NASA SBIR 2007 Solicitation


PROPOSAL NUMBER: 07-2 S1.09-9757
SUBTOPIC TITLE: In Situ Sensors and Sensor Systems for Planetary Science
PROPOSAL TITLE: Very Low-Cost, Rugged, High-Vacuum System for Mass Spectrometers

SMALL BUSINESS CONCERN (Firm Name, Mail Address, City/State/Zip, Phone)
Creare Inc
P.O. Box 71
Hanover, NH 03755 - 3116
(603) 643-3800

PRINCIPAL INVESTIGATOR/PROJECT MANAGER (Name, E-mail, Mail Address, City/State/Zip, Phone)
Robert Kline-Schoder
P.O. Box 71
Hanover, NH 03755 - 0071
(603) 640-2468

Expected Technology Readiness Level (TRL) upon completion of contract: 5 to 6

TECHNICAL ABSTRACT (Limit 2000 characters, approximately 200 words)
NASA, the DoD, DHS, and commercial industry have a pressing need for miniaturized, rugged, low-cost, high vacuum systems. Recent advances in sensor technology at NASA and other government laboratories, in academia, and in industry have led to the development of very small mass spectrometer detectors, as well as other analytical instruments needing high vacuum, such as scanning electron microscopes. However, the vacuum systems to support these sensors remain large, heavy, and power hungry. To meet this need, Creare proposes to build a miniaturized vacuum system based on a very small, rugged, and inexpensive-to-manufacture, molecular drag pump (MDP). The MDP is enabled by the development of a miniature, very high-speed (200,000 RPM), rugged, low-power, brushless, DC motor which will be optimized for wide temperature operation and long life during this project. The vacuum pump has performance that is well matched to the needs of the new generation of miniature analytical instruments. The pump represents an order-of-magnitude reduction in mass, volume, and cost over current, commercially available, state-of-the-art vacuum pumps. The new pump will form the heart of a complete vacuum system optimized to support analytical instruments in terrestrial applications as well as on spacecraft and planetary landers. Furthermore, the miniature high-speed motor will be designed so that it can be used in a wide range of high vacuum pumps, including pure molecular drag, pure turbomolecular, and hybrid turbomolecular/molecular drag pumps that can be tailored to the requirements of specific missions and applications.

POTENTIAL NASA COMMERCIAL APPLICATIONS (Limit 1500 characters, approximately 150 words)
A number of current NASA initiatives seek to reduce the size and power requirement of scientific instruments. Success in these efforts will lead to new generations of sensors that can be deployed on smaller, less expensive platforms, including Unmanned Aerial Vehicles (UAVs), balloons, microspacecraft, and miniature interplanetary probes. Our proposed rugged vacuum system directly supports these goals by reducing the size, weight and power consumption of vacuum systems required to run these instruments. In addition, the pump technology that we will develop under this program is currently baselined as a part of the MOMA instrument being developed (under NASA funding) by the Johns Hopkins Applied Physics Laboratory for a 2013 Mars mission as well as part of the development of a NASA/GSFC, next-generation laser desorption time-of-flight mass spectrometer that has significantly improved capabilities and robustness for in situ astrobiology missions which were recently selected for funding under the NASA ASTID program.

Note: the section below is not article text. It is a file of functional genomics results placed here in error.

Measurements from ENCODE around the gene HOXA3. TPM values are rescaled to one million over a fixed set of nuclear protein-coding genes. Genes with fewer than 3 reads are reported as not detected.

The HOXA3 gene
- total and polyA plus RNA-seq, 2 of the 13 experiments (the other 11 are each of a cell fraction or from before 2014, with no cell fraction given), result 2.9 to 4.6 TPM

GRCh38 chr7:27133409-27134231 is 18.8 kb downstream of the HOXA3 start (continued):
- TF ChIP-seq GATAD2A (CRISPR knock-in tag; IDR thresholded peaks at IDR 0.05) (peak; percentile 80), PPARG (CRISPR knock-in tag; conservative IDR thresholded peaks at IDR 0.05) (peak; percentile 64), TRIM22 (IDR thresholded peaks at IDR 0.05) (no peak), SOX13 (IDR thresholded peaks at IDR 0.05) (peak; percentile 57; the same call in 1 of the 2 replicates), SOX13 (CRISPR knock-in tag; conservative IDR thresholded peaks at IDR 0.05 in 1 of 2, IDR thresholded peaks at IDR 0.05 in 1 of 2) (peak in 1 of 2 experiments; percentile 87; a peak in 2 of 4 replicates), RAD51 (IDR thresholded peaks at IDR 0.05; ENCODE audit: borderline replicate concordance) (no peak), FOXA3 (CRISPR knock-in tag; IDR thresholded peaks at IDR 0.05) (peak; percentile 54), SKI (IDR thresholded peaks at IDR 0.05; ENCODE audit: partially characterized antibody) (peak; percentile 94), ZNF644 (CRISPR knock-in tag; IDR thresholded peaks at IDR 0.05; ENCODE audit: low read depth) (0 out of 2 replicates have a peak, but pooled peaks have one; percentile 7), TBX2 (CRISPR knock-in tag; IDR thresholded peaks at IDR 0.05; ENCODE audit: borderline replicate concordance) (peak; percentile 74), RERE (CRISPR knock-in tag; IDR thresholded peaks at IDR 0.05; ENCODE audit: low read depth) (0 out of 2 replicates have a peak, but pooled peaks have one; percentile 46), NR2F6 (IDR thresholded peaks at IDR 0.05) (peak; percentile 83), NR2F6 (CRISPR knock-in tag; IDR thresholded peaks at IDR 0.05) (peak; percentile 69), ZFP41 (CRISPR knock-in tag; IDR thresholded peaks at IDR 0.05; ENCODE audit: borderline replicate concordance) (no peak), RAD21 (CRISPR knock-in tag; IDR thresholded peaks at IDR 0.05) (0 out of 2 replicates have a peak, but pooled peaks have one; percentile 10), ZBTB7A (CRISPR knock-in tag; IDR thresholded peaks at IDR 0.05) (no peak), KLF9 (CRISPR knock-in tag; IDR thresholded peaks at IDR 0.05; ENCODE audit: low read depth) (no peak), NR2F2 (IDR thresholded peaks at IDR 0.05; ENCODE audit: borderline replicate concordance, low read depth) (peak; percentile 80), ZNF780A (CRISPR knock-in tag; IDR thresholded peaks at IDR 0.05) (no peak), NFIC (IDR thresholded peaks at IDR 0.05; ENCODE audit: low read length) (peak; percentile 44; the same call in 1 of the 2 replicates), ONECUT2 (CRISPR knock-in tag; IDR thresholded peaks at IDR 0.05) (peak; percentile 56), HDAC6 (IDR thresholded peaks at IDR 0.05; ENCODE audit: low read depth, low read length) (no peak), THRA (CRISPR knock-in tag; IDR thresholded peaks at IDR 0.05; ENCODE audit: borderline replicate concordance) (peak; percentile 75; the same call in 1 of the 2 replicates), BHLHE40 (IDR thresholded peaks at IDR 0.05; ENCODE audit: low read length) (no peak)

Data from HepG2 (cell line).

POTENTIAL NON-NASA COMMERCIAL APPLICATIONS (Limit 1500 characters, approximately 150 words)
Numerous commercial applications exist for the proposed rugged, low-cost vacuum system, primarily to support portable analytical instruments such as mass spectrometers and leak detectors. Current-generation devices are limited by the size and mass of their high vacuum and rough pumps, or else use less capable absorption pumps. Building a small, lightweight, rugged, low-cost, and low power high vacuum system whose performance is tuned to the needs of miniature detectors is expected to greatly expand the market for such devices. The pump technology to be developed under this proposal will be used in instruments being developed by one of our partners in portable mass spectrometers for use by the Department of Homeland Security and the Defense Threat Reduction Agency.

NASA's technology taxonomy has been developed by the SBIR-STTR program to disseminate awareness of proposed and awarded R/R&D in the agency. It is a listing of over 100 technologies, sorted into broad categories, of interest to NASA.


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